3. Send a header from the origin that states cache-control is no-cache. This, again works for the whole url, since we cannot split cache keys.

So, what i did was define an additional page rule which searches for the exact query string (since only GET requests are cached anyways). When this random/custom string is there, the rule is hit and we bypass the cache. Of course, we still need to make it there only on cookie, and we need for it not to be seen by the user. But for testing purposes, this worked.

TLDR: At this point, if a request containing the abovementioned query string hits the cache, it will always be proxied to the origin.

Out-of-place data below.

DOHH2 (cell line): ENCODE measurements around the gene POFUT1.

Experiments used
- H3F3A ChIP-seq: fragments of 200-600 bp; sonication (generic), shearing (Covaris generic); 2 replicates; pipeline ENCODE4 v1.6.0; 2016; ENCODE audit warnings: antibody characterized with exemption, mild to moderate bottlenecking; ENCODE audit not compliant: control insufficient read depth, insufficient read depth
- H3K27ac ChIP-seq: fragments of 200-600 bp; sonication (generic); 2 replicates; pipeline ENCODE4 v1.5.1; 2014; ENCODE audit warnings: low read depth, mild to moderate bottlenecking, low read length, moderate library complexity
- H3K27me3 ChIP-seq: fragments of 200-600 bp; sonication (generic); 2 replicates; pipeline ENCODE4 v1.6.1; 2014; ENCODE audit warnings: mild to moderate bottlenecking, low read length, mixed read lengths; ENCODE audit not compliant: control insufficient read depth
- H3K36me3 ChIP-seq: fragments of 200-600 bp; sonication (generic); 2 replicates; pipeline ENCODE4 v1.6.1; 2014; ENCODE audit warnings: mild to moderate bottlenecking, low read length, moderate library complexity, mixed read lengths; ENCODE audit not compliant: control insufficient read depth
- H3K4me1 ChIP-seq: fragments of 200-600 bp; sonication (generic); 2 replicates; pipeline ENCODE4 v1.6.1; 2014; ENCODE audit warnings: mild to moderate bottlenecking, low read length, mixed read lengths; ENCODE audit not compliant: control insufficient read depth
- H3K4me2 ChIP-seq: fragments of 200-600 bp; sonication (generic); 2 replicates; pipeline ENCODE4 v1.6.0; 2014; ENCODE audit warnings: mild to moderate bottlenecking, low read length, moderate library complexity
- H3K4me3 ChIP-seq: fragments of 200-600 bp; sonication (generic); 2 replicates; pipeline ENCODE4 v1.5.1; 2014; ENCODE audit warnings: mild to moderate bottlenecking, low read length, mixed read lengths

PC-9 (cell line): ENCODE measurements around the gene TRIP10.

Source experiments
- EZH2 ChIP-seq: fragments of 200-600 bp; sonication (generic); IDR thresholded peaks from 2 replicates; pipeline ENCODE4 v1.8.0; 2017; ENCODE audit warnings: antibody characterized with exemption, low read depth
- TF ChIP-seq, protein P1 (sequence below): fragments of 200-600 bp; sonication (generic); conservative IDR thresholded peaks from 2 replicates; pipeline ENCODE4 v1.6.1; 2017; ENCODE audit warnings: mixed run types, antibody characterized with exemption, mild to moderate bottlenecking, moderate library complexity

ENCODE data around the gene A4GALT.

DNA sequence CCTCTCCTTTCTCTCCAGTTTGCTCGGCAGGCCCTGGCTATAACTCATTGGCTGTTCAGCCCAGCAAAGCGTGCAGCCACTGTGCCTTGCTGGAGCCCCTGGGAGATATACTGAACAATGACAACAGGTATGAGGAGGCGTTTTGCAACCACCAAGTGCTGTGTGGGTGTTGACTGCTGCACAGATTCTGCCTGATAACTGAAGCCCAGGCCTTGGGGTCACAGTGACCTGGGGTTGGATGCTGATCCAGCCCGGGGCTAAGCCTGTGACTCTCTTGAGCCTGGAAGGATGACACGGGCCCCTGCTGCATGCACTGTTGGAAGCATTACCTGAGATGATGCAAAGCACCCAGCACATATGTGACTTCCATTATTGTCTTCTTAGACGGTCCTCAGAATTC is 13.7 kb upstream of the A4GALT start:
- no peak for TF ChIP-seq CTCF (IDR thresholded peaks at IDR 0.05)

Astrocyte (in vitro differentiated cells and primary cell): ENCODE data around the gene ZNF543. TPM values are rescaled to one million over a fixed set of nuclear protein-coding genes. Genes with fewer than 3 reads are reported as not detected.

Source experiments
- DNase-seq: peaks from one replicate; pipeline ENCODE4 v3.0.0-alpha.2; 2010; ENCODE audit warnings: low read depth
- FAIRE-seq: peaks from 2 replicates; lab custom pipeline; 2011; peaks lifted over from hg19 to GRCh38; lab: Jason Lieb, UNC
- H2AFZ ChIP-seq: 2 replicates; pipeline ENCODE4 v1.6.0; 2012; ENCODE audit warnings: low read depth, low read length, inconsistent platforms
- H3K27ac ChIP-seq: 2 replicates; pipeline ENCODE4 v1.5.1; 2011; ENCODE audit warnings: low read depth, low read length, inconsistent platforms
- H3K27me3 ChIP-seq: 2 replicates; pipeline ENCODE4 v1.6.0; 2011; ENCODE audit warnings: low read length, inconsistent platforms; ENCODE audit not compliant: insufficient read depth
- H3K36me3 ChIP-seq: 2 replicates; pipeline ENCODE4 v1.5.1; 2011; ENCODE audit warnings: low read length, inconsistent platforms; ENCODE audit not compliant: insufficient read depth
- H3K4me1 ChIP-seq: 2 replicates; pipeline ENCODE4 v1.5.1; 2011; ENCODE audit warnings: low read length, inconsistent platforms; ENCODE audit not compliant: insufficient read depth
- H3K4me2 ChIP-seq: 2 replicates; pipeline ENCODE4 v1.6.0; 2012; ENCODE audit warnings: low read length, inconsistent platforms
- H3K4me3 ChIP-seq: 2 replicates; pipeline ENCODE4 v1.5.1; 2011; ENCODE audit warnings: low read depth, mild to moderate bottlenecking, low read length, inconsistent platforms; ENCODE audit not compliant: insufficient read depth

Teach the worker about the new query parameter

function createBypassCacheRequest(request) {
const req = request instanceof Request ? request : new Request(request);
let url = new URL(req.url);
let query_string = url.search;
let search_params = new URLSearchParams(query_string);
search_params.set('wdtcack', '1');
url.search = search_params.toString();
let new_url = url.toString();
return new Request(new_url, req)
}

Now, where exactly do we need to make this little switcheroo? We will amend the processRequest method to verify if it should do the switch at all:

if (bypassCache) {
request = createBypassCacheRequest(request);
}
response = await fetch(request);

At last, there will be some edge cases. Because they made the cookie override via header (mentioned above) possible, they decided to require that a cached response is provided to shouldBypassEdgeCache() method. But when a page is uncached, the response is not available, so we cannot let it just return false always: